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Monday, Roseland, Colonial
Hts., Eureka Route: RichBrd
Davis. 9:40-9:50; Larry Simmons,
9:55-10:10; Dr. Morris Caddell,
lu:25-10:30: R. E. Morton, 10:35
10W Mr-. Viola Kirk, 10:55
11:05: Calvin Laton. 11:10-11. 20;
Marvin Hartsell, 11:25-11:35; W
R. Robinson, Jr., 11:40-11:50; F.
A. Monroe, 1:15-1:25; W. M.
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1:45-2:05; R. E Lea, 2:30-2:40;
Homer Blue. 2:45-3:10; Mrs. C.
B. Blue. 3:15-3:20.
Tuesday. Niagara, Lakeview,
Union Church Rou'e: W M Sul
livan, 9:30-9:40; C. S. Ward, 9:50
10:20; Ray Hensley. 10:30-11:05;
W. D Mallard, 11:10-11:35; Mrs.
E. W. Marble. 11:45-11:55; Dun
rovin. 12:05-12:15: Bud Crockett,
1-1:15; Howard Gschwind, 1:30
1:40: Parkers Grocery, 1:45-1:50;
Clifford Hurlev, 2-2:10; J. M.
Wednesday, Westmoore Route:
Kennie Brewer. 10:30-10:40: W.
J. Brewer, 10:45-10:55: the Rev.
James T. Moon, 11-11:10; Tom
Greene, 11:20-11:30; A. C Bald
win, 11:35-11:45: L. O. Greene.
By LOCKIE PARKER
MY AUTOBIOGRAPHY bj
Charles Chaplin (Simon & Schus
ter S6.95). Those who saw the
great Chaplin films of the twen
ties and thirties ? Citv Lights.
Modern Times, The Gold Rush ?
have a special affection still for
11:50-12; the Rev. Lewis Reeder,
12:10-12:20; Floyd Williamson, 1
1:20; the Rev. Thomas Conway,
1:35-1:45: Wilmer Mane?s, 2-3.
Thursday, Glendon, High Falls
Route: Ernest Shepley, 9:25-9:35;
Mrs. R. F Willcox, 9:40-9:55; Eli
Phillips, 10:05-10:15; W. H. Man
ess. Jr.. 10:20-10:30; Sam Sea
well. 10:35-10:45; William Sea
well, 10:50-11; Presley Store,
11:05-11:10; Norris Shields, 11:20
11:30: Ann Powers Beauty Shop,
12:30-12:40; Edgar Shields. 1
1:10; Leon Howard. 1:20-1:30;
Mrs W. G. Inman, 1:45-2.
that shabby little flgUi'-; v.hc
could twist your heart and make
yoa laugh at the same time. And
what laughter: sudden, irrepres
sible, releasing, refreshing! Now
in this carefully written book ?
Chaplin rewrote it several times
? wf have his own account of his
life and method? of work. One
thing that stands out is that the
great films were artistic wholes,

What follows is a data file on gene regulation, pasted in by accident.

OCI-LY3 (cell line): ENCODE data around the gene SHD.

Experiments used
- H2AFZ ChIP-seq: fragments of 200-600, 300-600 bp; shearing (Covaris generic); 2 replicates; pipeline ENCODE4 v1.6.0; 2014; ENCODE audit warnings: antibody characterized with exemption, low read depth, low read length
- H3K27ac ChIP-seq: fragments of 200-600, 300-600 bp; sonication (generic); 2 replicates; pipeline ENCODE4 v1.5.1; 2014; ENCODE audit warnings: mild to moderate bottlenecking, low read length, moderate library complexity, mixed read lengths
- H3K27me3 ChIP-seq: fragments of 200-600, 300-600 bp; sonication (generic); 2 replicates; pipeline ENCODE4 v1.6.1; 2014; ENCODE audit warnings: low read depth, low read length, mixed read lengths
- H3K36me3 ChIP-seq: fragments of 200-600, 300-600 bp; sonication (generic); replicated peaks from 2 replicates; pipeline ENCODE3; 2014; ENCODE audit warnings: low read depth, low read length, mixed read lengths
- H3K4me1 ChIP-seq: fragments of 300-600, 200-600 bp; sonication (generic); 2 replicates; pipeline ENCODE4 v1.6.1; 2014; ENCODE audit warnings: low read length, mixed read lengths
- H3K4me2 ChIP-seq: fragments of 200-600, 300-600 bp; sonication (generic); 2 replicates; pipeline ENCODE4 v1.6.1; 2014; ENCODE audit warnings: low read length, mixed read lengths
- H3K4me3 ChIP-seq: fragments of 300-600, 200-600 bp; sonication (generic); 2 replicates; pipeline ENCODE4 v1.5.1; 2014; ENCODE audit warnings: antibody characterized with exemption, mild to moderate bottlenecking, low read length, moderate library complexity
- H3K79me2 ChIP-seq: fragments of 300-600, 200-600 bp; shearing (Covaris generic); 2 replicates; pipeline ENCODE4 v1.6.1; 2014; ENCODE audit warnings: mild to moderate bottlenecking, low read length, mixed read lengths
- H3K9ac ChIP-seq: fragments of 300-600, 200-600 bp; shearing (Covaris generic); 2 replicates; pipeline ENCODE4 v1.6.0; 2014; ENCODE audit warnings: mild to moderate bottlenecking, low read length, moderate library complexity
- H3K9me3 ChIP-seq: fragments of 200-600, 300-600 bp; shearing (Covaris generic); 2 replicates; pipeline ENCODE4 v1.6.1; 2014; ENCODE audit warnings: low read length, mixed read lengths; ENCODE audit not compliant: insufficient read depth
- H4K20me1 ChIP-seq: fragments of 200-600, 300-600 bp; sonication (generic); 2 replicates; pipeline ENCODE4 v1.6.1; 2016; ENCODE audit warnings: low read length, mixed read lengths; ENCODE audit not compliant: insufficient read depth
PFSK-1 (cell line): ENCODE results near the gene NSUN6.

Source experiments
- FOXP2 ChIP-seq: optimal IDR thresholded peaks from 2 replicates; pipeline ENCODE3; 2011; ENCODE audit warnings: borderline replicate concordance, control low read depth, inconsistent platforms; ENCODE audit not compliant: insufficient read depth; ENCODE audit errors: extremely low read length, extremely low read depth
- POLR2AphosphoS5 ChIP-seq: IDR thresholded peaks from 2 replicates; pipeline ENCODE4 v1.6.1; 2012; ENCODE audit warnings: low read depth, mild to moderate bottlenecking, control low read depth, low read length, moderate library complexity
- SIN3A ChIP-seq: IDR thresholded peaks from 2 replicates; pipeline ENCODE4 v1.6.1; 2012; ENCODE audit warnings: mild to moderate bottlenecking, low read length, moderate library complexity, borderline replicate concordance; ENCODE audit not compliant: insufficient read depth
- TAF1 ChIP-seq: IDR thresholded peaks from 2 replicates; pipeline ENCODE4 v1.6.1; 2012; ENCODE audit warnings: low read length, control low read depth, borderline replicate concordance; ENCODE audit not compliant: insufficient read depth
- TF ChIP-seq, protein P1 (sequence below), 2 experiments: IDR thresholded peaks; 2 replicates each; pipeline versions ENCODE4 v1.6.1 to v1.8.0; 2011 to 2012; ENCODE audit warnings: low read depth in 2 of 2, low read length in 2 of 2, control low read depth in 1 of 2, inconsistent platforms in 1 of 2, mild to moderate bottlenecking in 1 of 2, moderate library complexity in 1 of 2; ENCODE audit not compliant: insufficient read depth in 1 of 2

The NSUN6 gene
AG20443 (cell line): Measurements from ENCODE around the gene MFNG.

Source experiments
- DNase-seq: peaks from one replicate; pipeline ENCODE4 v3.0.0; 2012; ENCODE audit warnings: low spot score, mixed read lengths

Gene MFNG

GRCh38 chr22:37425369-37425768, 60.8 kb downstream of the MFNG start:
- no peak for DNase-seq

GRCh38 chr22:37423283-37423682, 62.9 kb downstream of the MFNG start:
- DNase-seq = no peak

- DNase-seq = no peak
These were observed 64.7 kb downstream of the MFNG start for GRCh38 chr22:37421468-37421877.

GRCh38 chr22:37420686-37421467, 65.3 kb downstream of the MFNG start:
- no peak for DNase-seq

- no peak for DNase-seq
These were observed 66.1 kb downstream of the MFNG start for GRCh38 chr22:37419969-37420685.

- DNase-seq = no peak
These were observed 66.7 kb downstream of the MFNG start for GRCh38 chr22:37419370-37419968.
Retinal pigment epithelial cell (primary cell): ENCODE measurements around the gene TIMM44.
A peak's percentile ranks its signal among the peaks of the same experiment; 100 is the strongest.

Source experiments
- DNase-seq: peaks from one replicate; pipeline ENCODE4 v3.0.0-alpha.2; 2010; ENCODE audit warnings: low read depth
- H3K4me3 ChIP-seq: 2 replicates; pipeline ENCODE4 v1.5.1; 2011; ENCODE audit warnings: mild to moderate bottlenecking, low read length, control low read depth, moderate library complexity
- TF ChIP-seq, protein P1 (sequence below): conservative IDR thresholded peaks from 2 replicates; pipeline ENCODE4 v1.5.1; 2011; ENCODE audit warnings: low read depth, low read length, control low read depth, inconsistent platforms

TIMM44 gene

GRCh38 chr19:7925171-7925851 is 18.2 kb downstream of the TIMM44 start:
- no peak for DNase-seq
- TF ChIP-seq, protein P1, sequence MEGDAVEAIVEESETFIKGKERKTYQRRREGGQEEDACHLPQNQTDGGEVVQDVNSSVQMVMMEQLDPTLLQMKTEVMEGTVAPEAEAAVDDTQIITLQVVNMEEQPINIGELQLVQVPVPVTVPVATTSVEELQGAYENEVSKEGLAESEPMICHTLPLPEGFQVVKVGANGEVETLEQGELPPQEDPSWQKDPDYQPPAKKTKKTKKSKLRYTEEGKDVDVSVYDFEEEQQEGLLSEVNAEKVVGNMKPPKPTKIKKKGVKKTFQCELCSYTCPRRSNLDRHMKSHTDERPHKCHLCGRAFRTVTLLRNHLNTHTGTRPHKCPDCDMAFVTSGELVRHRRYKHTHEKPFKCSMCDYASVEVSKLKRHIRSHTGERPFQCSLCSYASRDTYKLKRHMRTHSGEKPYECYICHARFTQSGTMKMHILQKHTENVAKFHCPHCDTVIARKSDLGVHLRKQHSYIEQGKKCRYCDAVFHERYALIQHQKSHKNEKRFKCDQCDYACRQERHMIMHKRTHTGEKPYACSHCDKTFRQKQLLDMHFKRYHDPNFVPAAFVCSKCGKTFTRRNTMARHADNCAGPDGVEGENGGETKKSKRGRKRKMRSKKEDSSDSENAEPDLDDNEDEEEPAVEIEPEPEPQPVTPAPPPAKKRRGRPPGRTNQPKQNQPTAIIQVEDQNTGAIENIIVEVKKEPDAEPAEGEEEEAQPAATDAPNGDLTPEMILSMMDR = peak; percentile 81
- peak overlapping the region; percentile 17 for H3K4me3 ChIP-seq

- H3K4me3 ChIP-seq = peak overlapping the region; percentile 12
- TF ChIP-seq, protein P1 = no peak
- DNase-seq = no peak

the conception of one man, who
developed an idea into a story,
wrote the music, chose the cast,
directer them and, of course, was
a superb comedian.
The genesis of this unique and
appealing character that won
worldwide affection probably lies
in Chaplin's childhood. The son
of two English vaudeville artists,
he saw little of his father but
was deeply attached to the gay
and courageous mother wtio
struggled so valiantly to keep a
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DRAWING - - - SEPTEMBER 30, 19M
home for her two small sons,
1 who could a Dai v.? o? s?*oh
small materials. But sometimes
ends would not meet ? there
were two sojourns in the work
house ? and at times she cracked
under the strain and would be
sent for a period to a mental in
Because of the precarious fain- '
ilv situation, Charlie's profession- i
al career began early as one r< I
the "Eight Lancashire Lads," clog
dpncers in the music halls. Other
engagements followed, though
not too steadily at first. When he
was twenty-one, he came to
America with a music-hall com
pany, One night young Mack
Sennett was in the audience and
remarked, "If I ever become a
big shot, there's a guy I'll sign
up." A little later when he form
ed the Keystone Company, he
did. It worked out well for both
men. There was a casual spon
taneity about the way Keystone
comedies were developed that
gave Chaplin freedom to impro
vise And it was here that the
character of the tramp with his
big shoes and little hat, his bag
gy trousers and tight coat first
There followed a rapid rise to
fame and fortune. Brother Syd
ney came over from England to
be Charlie Chaplin's business
manager. The celebrities of Hol
lywood were his friends. When
he returned to England after ten
years away, there were cheering